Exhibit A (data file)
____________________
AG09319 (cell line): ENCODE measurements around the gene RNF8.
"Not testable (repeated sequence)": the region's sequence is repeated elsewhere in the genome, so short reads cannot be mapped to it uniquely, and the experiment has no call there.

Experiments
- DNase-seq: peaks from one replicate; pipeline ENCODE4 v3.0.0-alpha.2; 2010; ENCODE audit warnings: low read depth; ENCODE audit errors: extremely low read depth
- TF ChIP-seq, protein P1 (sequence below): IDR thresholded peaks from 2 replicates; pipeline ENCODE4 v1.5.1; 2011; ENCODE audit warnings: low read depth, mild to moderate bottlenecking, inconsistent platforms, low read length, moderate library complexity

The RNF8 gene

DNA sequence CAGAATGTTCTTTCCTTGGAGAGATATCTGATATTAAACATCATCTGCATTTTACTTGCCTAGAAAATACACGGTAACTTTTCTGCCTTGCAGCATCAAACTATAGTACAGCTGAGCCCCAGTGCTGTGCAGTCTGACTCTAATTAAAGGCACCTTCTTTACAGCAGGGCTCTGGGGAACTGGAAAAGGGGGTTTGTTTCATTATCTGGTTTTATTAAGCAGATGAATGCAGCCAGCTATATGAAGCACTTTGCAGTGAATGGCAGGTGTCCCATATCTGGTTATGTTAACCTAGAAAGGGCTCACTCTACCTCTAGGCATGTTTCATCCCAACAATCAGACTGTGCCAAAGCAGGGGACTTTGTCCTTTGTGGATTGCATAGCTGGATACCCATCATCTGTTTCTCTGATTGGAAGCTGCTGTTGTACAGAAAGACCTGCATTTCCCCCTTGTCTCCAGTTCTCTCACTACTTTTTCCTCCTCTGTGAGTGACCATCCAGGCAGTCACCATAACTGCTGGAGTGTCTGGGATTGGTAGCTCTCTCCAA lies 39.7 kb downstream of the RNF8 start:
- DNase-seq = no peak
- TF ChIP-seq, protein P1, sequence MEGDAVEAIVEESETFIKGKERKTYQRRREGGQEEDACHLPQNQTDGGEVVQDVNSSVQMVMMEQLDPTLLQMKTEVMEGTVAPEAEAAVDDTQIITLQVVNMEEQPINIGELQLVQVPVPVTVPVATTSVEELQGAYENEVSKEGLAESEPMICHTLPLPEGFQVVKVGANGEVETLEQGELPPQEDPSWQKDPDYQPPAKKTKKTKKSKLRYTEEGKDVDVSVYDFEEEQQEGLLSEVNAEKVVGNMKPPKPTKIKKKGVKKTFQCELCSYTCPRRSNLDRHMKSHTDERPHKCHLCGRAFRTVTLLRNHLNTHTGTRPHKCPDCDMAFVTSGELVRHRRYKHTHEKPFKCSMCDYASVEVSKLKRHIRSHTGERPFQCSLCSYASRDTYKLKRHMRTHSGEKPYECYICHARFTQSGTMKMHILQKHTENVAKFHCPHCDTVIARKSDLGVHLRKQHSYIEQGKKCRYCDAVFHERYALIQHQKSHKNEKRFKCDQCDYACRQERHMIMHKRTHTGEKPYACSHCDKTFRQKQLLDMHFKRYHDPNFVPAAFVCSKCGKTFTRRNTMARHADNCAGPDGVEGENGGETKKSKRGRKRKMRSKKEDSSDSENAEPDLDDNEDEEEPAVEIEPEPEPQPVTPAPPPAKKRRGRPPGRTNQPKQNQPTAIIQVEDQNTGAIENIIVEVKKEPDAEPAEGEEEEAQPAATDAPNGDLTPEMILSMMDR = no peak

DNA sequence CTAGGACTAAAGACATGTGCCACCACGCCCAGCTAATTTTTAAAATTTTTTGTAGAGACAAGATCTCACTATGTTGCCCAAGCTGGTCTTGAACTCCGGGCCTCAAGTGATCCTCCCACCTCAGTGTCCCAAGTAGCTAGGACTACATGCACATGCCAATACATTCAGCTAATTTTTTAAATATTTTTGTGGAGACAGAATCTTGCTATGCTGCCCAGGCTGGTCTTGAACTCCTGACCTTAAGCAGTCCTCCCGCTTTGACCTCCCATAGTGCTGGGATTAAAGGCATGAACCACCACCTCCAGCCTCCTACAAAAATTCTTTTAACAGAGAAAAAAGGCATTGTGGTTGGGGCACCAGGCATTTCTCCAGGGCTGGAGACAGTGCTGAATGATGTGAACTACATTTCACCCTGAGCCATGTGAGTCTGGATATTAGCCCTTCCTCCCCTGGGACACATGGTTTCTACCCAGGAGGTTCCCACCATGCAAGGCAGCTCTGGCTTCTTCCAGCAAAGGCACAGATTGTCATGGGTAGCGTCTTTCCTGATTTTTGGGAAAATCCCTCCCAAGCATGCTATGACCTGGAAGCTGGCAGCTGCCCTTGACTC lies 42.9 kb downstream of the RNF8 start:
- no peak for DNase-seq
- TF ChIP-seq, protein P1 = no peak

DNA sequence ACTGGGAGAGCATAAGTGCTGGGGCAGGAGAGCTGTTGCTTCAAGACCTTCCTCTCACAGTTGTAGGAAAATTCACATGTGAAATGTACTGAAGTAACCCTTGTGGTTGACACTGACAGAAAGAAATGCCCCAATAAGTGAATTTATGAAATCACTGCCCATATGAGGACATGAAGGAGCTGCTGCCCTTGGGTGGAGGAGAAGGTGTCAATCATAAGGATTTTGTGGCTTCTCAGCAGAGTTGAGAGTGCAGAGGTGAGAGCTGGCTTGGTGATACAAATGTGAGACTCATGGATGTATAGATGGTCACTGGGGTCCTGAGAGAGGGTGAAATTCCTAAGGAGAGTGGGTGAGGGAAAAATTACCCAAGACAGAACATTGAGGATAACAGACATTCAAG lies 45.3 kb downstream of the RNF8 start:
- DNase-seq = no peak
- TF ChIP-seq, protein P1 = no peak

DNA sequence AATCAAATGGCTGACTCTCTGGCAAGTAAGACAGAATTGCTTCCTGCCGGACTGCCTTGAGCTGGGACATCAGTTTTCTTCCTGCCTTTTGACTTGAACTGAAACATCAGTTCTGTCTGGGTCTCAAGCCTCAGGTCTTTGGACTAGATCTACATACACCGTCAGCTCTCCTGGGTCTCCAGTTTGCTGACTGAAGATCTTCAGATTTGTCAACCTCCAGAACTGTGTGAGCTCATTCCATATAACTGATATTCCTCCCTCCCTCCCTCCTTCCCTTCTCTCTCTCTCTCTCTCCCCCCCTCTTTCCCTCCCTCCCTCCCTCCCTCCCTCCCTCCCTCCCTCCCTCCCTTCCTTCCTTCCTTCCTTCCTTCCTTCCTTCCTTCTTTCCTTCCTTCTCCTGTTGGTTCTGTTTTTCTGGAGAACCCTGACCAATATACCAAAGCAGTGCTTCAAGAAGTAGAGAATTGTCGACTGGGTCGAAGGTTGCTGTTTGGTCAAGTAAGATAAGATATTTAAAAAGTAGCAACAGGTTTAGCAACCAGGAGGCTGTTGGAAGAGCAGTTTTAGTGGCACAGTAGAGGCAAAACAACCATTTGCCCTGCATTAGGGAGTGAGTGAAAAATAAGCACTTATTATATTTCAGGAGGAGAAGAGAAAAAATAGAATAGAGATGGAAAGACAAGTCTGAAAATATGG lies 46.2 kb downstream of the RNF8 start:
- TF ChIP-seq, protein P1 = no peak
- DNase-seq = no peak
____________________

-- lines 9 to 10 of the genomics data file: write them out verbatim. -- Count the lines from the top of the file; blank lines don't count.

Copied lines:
- TF ChIP-seq, protein P1, sequence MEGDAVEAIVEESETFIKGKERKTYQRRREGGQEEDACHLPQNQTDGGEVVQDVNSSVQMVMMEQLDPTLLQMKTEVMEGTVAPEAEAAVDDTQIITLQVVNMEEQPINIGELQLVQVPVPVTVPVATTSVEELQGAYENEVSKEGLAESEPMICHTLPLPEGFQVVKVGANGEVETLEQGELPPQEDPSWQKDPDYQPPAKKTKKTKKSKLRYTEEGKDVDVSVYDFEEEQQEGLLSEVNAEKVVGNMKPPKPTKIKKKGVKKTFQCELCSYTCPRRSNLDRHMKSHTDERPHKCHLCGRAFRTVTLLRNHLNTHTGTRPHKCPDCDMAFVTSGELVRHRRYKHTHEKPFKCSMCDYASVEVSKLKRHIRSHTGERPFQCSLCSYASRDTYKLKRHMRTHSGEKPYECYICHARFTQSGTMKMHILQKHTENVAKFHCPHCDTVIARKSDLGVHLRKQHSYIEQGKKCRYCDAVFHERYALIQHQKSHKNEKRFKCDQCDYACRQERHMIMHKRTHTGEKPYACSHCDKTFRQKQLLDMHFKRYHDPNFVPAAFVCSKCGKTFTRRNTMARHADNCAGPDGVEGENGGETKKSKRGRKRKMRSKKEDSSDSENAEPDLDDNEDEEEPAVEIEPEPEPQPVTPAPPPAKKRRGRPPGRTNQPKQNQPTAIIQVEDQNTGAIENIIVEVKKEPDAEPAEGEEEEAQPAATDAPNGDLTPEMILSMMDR = no peak

DNA sequence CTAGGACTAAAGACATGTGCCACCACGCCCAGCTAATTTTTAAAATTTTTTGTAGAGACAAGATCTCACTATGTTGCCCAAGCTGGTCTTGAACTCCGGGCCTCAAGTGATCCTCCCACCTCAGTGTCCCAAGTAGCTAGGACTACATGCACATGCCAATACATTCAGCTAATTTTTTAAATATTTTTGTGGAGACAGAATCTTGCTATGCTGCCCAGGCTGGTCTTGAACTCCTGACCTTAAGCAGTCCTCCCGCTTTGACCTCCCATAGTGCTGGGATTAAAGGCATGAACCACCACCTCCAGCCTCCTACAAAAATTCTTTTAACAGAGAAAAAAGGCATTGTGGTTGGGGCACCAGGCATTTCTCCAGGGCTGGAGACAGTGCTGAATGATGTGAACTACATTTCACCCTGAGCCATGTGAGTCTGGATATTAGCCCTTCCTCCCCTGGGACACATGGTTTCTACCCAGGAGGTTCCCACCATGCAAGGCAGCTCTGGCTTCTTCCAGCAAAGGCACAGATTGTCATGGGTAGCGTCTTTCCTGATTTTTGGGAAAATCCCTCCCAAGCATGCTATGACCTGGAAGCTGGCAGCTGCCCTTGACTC lies 42.9 kb downstream of the RNF8 start: